Tonight I would like to share some of the most important progress, and suggest what it will take to rise to the challenges and opportunities ahead. Today all of us who serve the City, from the newest hourly employee to the mayor, can draw energy from the importance of our mission: to deliver services that empower everyone to thrive.
There are three lines of effort that allow us to meet that mission. We make the basics of life easy by providing for the essentials. We invest in people and places so that our city is a truly great place to live, work, and visit. And we offer good government so that the very way we do business embodies the values that guide us in our daily work: the values of excellence, accountability, inclusion, innovation, and empowerment.
In service of this mission, we have begun redesigning our budget from the ground up, using a priority-based framework to make decisions based not on how we’ve always done things, but on what our residents consider most important. After a thorough process of collecting internal and external input, last year the team established six priorities for South Bend: a safe community for everyone; robust, well-planned infrastructure; a strong, inclusive economy; thriving public spaces and culture; vibrant, welcoming neighborhoods; and residents empowered with education, mobility, and technology. Alongside these community goals, we laid out the necessary internal priorities to ensure that residents can always count on a well-governed and well administered city.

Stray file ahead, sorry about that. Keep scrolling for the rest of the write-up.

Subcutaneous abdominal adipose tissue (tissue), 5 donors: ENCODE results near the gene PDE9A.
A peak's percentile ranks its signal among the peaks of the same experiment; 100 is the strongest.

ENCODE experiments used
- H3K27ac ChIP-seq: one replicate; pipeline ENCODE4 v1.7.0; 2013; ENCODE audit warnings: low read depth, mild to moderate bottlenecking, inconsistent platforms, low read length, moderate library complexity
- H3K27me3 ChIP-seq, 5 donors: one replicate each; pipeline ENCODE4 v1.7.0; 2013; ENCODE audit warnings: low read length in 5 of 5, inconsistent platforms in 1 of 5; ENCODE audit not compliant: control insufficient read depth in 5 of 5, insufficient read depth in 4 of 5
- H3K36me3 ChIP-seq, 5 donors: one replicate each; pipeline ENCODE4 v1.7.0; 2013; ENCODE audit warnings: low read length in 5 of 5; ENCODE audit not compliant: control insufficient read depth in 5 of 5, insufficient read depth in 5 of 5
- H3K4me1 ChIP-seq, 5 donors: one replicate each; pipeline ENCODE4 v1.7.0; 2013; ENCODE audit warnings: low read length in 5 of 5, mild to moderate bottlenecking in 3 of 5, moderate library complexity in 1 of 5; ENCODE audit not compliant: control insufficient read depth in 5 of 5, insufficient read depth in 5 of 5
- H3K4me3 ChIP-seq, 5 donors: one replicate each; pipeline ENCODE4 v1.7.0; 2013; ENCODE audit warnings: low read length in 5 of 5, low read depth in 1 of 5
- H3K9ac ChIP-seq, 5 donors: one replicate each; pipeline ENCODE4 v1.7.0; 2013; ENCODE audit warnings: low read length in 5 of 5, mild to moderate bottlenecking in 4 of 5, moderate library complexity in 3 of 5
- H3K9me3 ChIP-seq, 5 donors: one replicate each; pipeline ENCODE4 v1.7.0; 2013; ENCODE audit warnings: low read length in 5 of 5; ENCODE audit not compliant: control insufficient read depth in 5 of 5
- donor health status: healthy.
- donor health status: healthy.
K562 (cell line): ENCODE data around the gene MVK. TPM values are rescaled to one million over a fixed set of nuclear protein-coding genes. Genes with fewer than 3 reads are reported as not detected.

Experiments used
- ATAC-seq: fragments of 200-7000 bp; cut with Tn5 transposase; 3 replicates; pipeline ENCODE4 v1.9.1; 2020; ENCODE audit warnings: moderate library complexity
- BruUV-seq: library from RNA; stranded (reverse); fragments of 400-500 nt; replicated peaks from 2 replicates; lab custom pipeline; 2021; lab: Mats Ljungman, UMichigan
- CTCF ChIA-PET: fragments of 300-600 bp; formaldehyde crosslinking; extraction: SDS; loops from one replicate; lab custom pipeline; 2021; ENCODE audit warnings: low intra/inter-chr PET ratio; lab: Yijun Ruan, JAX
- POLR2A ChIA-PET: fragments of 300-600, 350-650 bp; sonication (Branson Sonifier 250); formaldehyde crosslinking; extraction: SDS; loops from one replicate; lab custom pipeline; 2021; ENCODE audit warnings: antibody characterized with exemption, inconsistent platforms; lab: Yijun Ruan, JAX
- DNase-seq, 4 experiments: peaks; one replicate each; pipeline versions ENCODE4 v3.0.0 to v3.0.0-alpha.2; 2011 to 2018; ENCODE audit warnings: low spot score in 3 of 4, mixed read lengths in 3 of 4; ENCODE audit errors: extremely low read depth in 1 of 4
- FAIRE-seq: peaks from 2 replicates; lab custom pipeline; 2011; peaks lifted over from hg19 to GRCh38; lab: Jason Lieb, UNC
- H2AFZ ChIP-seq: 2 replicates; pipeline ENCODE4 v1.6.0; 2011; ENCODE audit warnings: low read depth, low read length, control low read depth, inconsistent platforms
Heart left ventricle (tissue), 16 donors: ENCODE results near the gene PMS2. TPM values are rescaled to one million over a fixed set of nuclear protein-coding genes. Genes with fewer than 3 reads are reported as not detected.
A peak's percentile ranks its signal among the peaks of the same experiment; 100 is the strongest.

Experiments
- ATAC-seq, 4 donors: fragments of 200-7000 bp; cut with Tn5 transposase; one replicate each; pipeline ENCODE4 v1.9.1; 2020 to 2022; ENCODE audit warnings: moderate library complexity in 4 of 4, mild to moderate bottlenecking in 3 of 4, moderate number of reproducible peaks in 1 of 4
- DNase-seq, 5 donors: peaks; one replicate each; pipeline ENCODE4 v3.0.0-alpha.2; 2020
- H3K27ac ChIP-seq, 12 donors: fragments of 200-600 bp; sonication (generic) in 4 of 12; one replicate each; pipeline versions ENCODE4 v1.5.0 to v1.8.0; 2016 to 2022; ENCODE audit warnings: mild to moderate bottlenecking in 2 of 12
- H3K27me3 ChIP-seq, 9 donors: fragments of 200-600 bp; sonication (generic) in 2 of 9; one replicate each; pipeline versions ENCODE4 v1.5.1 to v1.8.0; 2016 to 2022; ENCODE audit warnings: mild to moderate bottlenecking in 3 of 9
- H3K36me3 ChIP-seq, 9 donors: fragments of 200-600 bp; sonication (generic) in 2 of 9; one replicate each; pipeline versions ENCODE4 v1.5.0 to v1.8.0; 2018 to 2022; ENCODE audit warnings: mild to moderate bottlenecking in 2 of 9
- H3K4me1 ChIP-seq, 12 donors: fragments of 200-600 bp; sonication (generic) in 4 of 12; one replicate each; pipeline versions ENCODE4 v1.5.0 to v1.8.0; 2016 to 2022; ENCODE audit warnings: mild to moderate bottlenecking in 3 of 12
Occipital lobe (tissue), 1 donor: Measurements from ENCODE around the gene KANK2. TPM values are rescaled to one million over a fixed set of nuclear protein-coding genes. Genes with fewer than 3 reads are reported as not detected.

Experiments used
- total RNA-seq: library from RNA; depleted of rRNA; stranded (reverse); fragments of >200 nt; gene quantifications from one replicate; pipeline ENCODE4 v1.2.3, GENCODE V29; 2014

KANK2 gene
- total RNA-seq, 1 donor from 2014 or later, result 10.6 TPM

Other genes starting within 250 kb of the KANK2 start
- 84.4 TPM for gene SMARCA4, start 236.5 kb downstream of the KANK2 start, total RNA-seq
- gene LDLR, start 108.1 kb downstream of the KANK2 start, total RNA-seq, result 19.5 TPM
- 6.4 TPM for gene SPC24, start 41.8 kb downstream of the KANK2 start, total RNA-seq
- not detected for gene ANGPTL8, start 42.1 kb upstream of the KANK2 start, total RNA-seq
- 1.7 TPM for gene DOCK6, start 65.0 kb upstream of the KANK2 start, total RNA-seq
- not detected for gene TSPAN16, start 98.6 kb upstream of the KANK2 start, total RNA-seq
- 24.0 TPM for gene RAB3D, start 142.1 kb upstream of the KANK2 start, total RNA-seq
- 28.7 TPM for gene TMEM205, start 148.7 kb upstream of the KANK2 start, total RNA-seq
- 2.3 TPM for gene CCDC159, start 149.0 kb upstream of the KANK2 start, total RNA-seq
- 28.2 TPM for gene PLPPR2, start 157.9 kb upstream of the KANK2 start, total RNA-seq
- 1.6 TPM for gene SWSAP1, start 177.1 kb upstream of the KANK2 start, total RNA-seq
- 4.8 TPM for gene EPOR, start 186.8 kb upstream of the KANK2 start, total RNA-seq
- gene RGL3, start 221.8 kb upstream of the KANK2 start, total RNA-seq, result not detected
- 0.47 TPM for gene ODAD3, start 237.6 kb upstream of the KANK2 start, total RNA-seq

From now on, our major decisions will be organized around these goals—the central priorities that drive all of our administration’s work—and tonight’s remarks will be organized around them too.
Safe community for everyone
In operating a government just as in operating a vehicle, safety comes first. For a family, a country, or a city, all the things we do depend first on our being able to take safety for granted. This is one reason government exists in the first place, and we recognize it as our most fundamental obligation.
When it comes to crime and police, we are determined to continue the approaches that help to explain why South Bend is one of the urban areas in our region that did not see a sharp increase in gun violence last year. In fact, victims of criminally assaulted shootings fell from 85 to 81, and the number of fatal shootings fell significantly from 16 to 11. While homicides went up 14% nationally in one year, they went down here in South Bend. We believe this is partly due to the Group Violence Intervention, a partnership that involves local and federal law enforcement and prosecutors, social services, and community leaders.
The work of police has never been more important, more sensitive, or more scrutinized. In our community, we know that it is not only possible but necessary to be strongly supportive of our men and women in uniform, and strongly supportive of fairness and racial justice. We are not immune to the tension that exists in many communities around America between police departments and some of the neighborhoods they protect, but we have the benefit of deep relationships between our neighborhoods, activists, and our law enforcement family.